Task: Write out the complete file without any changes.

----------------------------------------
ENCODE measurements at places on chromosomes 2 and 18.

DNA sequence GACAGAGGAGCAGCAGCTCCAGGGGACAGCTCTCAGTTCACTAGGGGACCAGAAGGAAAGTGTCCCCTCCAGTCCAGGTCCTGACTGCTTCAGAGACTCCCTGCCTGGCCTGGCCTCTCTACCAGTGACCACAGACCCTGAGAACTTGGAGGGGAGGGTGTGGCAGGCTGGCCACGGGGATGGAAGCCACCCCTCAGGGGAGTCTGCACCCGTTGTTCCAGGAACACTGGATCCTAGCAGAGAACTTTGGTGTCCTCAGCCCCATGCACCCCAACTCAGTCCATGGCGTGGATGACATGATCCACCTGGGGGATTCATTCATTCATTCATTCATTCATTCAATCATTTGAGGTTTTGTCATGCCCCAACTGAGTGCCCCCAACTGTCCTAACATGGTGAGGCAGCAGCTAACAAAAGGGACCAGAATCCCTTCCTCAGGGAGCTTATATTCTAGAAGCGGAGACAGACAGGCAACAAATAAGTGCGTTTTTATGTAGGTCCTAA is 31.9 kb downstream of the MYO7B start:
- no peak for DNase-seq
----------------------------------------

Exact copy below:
ENCODE measurements at places on chromosomes 2 and 18.

DNA sequence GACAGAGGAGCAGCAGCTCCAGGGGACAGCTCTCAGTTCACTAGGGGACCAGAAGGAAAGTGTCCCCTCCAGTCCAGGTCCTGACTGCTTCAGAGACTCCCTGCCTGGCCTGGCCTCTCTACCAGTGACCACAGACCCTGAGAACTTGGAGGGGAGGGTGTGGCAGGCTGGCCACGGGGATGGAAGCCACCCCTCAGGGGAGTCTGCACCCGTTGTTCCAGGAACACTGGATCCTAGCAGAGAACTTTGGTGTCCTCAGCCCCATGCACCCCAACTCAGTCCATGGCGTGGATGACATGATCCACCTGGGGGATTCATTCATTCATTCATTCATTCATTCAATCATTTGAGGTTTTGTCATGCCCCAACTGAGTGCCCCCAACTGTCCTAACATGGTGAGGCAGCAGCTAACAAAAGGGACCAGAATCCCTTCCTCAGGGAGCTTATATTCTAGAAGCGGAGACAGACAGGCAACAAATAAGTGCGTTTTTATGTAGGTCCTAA is 31.9 kb downstream of the MYO7B start:
- no peak for DNase-seq